According to an exemplary embodiment, when the Container process 215 request OS for memory, the memory manager allocates memory pages in the RAM and also allocates memory pages for the Container process in the VE/Container RAM.

If no free VE/Container RAM is available, the process data is moved to a virtual SWAP file. The VE/Container RAM is stored in a physical RAM. An aggregate volume of RAM used by the Containers (VEs) and by the Host OS is different from entire accessible volume of the operating memory by Δ volume. The Δ volume can be larger than zero or equal to zero. The Δ volume together with the real volume of the SWAP file is used for the real SWAP file. The Δ volume can be pre-set for the system or it can be set based on the memory unused by other Containers. The present approach thus handles RAM quota for each container. Indeed, the Δ may be used for caching swapped data and thereby increase the speed of I/O operations. If the pages in Δ have to be moved to the Container's RAM, it is not copied. Instead, it is unmapped from virtual swap and mapped to RAM of container.

According to the exemplary embodiment, the per-Container amount of available RAM and SWAP file space are configured and the per-Container memory consumption is managed. When a Container hits its RAM limit, the data stays in RAM, but the direct access to it is reconfigured to notify the OS kernel that the Container has reached the limit. Later, when there is no RAM left (i.e., the actual RAM is full, as opposed to just the Container-allocated RAM being full), this data is moved to the SWAP file.

When a Container process accesses the data which is not accessible directly, the data is not moved back to RAM. Instead, just the direct access is returned back. The SWAP limit is not global and it is set per-Container. The process to be notified is selected from the respective Container.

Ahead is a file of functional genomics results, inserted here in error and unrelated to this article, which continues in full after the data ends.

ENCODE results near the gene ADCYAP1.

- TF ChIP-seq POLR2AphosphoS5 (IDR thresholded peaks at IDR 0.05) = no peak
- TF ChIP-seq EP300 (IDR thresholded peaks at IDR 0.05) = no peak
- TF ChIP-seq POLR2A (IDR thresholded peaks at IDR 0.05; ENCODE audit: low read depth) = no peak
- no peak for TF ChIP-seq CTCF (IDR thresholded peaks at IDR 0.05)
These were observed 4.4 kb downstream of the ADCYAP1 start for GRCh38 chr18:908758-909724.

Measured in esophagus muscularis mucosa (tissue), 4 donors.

FIG. 3 illustrates using a virtual memory SWAP file, in accordance with the exemplary embodiment. A page request is received in step 310. In step 312, process determines if a number of pages currently residing in RAM exceed the RAM size. If the RAM has some free space, the number of currently residing pages is increased in step 316 and page is allocated in step 318. Then the memory allocation is finished in step 320.

If, in step 312, it is determined that the RAM does not have any free space, the system checks if SWAP file has not reached the limit (see step 314). If the SWAP file is at the limit, the system is out of memory (step 326) and the number of resident pages in SWAP file is increased in step 330. If, in step 314, the SWAP file is under the limit, in step 322, the process determines if a page is found in a virtual SWAP file.

If the page is found, the page is written to SWAP file in step 328 and a number of currently residing pages is increased in step 330. If, the page is not found in virtual SWAP file in step 322, the process finds the page in LRU (least recently used set) in step 324, and the page is written to SWAP file in step 328, and then the number of resident pages is increased in step 330.

FIG. 4 illustrates the process of memory management for Container using virtual memory, in accordance with the exemplary embodiment. As shown in FIG. 4, a page request is received in step 410. In step 412, process determines if a number of virtual pages currently residing in VE/Container RAM exceed the VE/Container RAM size. If the VE/Container RAM has some free space, the number of currently residing pages is increased in step 422 and page is allocated in step 424. Then the memory allocation is finished in step 426.

If, in step 412, the system determines that the VE/Container RAM does not have any free space, the system checks if virtual SWAP file has not reached the limit (see step 414). If the virtual SWAP file is at the limit (for the particular Container), the Container is out of memory (step 416) and the number of pages (VRSS) currently residing in the virtual SWAP file is increased in step 420. If, in step 414, the virtual SWAP file is under the limit (for the particular Container), in step 418, the system finds the page in LRU (least recently used) list of pages. The Container is delayed (i.e., briefly suspended) in step 420 and a number of currently residing virtual pages is increased in the virtual SWAP file in step 430.